Rabbi Yosef Karo, the author of the Shulkhan Arukh, wrote an earlier work called the Beit Yosef, and is often referred to by its title. Karo asked a question several Rishonim (leading medieval rabbis) asked before him and other leading rabbis asked afterward: If the oil in the Temple menorah lasted seven days when there was only enough oil to last one day, why do we commemorate this miracle of oil on Hanukkah by lighting menorahs for eight days? Shouldn't we light them for seven? Shouldn't Hanukkah only be seven days long? The answer to Karo's famous question is actually quite simple – so simple, in fact, that almost all haredim don't have any idea what the real answer to Karo's question is.
Here's the answer in eight parts:
1. Hanukkah does not commemorate a miracle of oil. There was no such miracle. All contemporaneous accounts of the first Hanukkah make no mention of such a miracle and for hundreds of years afterward, the sources are silent about this 'miracle of oil.' We first hear about it in Talmudic times about 600 years after the purported miracle supposedly took place.
2. Hanukkah celebrates the capture and rededication of the Temple by the Hasmoneans (Maccabees), who had hoped to have the Temple liberated and ready for use in time for Sukkot and Shemini Atzeret – which together are 8 days long. But the capture and cleanup took longer than expected, and the Hasmonean's rededication celebration took place about two months after Sukkot-Shemini Atzeret was over. As part of the celebration, the Hasmoneans lit torches and lamps in the Temple compound (something Jews really liked). Ancient contemporaneous sources confirm this.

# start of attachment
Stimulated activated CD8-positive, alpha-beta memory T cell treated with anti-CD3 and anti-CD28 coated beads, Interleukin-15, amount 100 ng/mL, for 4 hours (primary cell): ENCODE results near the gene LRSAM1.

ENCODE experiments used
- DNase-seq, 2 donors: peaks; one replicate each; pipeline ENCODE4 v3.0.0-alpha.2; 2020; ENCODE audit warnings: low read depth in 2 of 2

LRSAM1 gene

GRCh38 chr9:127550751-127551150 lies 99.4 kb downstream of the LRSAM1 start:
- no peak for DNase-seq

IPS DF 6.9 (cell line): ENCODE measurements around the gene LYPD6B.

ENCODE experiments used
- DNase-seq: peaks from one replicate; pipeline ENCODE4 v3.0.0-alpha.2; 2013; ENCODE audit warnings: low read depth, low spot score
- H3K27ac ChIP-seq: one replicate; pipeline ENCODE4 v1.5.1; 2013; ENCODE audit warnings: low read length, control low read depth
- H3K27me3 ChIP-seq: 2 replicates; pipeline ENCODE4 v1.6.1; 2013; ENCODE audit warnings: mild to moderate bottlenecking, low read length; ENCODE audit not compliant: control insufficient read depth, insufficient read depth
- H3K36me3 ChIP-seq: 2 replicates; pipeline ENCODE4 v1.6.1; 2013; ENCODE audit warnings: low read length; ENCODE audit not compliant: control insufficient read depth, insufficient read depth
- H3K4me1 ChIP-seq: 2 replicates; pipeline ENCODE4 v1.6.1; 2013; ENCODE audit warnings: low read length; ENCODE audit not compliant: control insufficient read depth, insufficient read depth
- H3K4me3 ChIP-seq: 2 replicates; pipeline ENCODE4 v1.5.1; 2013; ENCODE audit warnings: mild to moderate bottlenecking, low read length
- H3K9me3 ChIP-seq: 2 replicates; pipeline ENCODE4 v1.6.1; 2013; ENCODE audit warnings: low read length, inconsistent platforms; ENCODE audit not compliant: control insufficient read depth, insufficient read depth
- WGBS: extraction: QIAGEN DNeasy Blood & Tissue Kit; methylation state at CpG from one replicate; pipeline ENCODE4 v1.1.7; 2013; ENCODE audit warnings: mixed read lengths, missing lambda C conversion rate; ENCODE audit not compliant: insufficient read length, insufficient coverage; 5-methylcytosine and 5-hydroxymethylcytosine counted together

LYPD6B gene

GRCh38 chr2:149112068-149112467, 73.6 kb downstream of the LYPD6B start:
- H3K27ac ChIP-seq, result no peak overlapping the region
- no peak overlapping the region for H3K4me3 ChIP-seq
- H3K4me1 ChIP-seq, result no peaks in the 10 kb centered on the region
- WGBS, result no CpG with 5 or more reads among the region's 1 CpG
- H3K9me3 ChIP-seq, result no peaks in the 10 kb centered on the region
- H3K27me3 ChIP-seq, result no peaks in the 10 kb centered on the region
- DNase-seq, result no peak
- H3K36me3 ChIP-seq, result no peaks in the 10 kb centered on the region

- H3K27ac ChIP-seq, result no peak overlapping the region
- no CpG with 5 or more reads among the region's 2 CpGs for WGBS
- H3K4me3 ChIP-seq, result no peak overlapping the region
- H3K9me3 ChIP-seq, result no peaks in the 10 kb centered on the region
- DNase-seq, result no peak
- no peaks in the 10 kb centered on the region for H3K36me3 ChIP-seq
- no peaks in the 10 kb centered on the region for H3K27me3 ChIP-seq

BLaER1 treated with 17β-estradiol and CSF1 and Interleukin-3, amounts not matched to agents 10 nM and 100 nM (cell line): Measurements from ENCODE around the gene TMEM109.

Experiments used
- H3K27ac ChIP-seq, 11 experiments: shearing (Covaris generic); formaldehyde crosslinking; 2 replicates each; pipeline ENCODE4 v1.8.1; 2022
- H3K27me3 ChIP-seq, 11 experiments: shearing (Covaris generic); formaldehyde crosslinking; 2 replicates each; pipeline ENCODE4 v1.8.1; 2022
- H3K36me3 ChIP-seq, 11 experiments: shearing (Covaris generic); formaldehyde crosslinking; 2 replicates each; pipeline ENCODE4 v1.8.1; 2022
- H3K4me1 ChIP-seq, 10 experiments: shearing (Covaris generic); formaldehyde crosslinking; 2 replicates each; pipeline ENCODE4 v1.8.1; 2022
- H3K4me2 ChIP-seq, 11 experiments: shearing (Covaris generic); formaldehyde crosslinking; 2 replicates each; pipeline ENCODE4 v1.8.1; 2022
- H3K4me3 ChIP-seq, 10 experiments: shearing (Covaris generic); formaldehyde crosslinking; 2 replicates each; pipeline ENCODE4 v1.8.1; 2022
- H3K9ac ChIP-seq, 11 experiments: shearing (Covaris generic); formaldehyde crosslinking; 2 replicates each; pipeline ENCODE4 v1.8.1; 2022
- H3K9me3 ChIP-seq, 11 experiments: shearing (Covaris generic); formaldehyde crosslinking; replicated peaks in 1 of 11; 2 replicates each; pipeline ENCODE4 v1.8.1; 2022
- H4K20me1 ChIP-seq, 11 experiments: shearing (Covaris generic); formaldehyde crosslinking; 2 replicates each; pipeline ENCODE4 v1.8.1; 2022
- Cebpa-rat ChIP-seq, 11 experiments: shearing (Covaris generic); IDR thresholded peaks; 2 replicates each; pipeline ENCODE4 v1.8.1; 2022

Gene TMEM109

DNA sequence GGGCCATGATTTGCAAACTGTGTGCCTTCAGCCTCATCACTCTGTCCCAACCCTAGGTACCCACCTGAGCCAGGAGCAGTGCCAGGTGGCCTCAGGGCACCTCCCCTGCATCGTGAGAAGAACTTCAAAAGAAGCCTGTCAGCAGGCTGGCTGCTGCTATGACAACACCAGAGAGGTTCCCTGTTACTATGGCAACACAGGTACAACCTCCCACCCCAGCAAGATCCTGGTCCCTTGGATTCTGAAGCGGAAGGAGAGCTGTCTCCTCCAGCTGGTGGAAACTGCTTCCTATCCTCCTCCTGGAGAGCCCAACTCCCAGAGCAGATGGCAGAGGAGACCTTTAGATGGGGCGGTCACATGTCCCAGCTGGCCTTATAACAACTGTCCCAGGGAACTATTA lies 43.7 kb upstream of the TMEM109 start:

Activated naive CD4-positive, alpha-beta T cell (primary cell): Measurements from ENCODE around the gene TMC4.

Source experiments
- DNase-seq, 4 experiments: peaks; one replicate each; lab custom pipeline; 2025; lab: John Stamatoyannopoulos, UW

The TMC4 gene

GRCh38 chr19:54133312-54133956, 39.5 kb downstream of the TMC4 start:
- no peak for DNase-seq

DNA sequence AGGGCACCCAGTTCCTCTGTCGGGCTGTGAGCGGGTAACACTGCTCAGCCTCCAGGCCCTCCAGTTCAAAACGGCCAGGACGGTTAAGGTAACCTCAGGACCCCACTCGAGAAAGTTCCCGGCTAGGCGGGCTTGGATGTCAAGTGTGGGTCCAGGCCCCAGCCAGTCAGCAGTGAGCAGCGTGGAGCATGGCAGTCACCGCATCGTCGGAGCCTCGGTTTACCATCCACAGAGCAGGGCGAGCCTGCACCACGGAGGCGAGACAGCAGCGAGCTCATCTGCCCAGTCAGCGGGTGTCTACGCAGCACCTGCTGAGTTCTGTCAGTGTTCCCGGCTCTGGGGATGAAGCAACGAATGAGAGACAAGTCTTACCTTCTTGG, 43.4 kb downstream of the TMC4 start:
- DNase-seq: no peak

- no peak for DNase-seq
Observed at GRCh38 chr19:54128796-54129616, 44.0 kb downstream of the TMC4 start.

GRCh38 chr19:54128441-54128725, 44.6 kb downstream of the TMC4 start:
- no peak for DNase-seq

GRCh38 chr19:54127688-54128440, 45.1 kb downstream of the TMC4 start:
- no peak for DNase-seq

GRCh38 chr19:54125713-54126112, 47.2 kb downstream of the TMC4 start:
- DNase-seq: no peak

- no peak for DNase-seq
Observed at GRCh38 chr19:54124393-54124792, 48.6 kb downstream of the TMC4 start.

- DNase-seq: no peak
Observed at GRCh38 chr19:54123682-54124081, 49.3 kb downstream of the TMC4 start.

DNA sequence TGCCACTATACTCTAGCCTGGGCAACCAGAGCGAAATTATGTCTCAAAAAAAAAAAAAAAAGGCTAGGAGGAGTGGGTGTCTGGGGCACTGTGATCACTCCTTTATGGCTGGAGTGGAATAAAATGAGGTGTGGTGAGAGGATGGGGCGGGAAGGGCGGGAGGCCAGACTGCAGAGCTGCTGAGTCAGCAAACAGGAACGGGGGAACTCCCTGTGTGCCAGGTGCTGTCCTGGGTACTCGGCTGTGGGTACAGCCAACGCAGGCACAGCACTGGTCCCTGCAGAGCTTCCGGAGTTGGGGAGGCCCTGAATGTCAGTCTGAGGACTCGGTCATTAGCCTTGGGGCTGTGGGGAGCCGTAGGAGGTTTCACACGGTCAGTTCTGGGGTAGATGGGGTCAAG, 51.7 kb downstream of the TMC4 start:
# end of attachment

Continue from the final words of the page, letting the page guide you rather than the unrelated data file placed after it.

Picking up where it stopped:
3. The first Hanukkah was intended as a one-off holiday that was a combination of a celebration of the military victory and the Temple's rededication on one hand and a kind of make-up holiday for the Sukkot and Shemini Atzeret holidays which had been missed due to the war on the other, but by the second year it had morphed into its own folk festival roughly analogous to America's Fourth of July. People lit lights – usually one light – each night for eight days and partied.The Hasmoneans decided to continue having a yearly commemoration of their victory and of the Temple liberation, and called it Orot – lights. (The name is also confirmed by early sources.)
4. The early rabbis were ambivalent about the holiday and about the Hasmoneans, and that ambivalence grew to outright opposition by late in the Hasmonean reign.
5. The people kept celebrating Hanukkah anyway, because the early rabbis were almost completely irrelevant.
6. During the First Revolt against Rome, and after the Temple was destroyed and that revolt was crushed, and then again during and after the Bar Kokhba revolt, Jews viewed Hanukkah much like American's might have viewed July Fourth during the War of 1812 when the Capital and White House were burned by the British.
7. As the Land of Israel became less and less Jewish due to persecution, hardships and conversion, Hanukkah (likely still called Orot) was a wistful symbol of hope for the remaining Jews, and was likely a popular folk holiday among Jews in Babylon and elsewhere in the Middle Eastern Diaspora.
8. At about this time, the rabbis began teaching about a "miracle of oil" and tried to use it to convert the Hasmonean's celebration of a military victory and a make-up holiday for a missed Sukkot and Shemini Atzeret into a rabbinic holiday that proved God's power. This became the holiday we now call Hanukkah.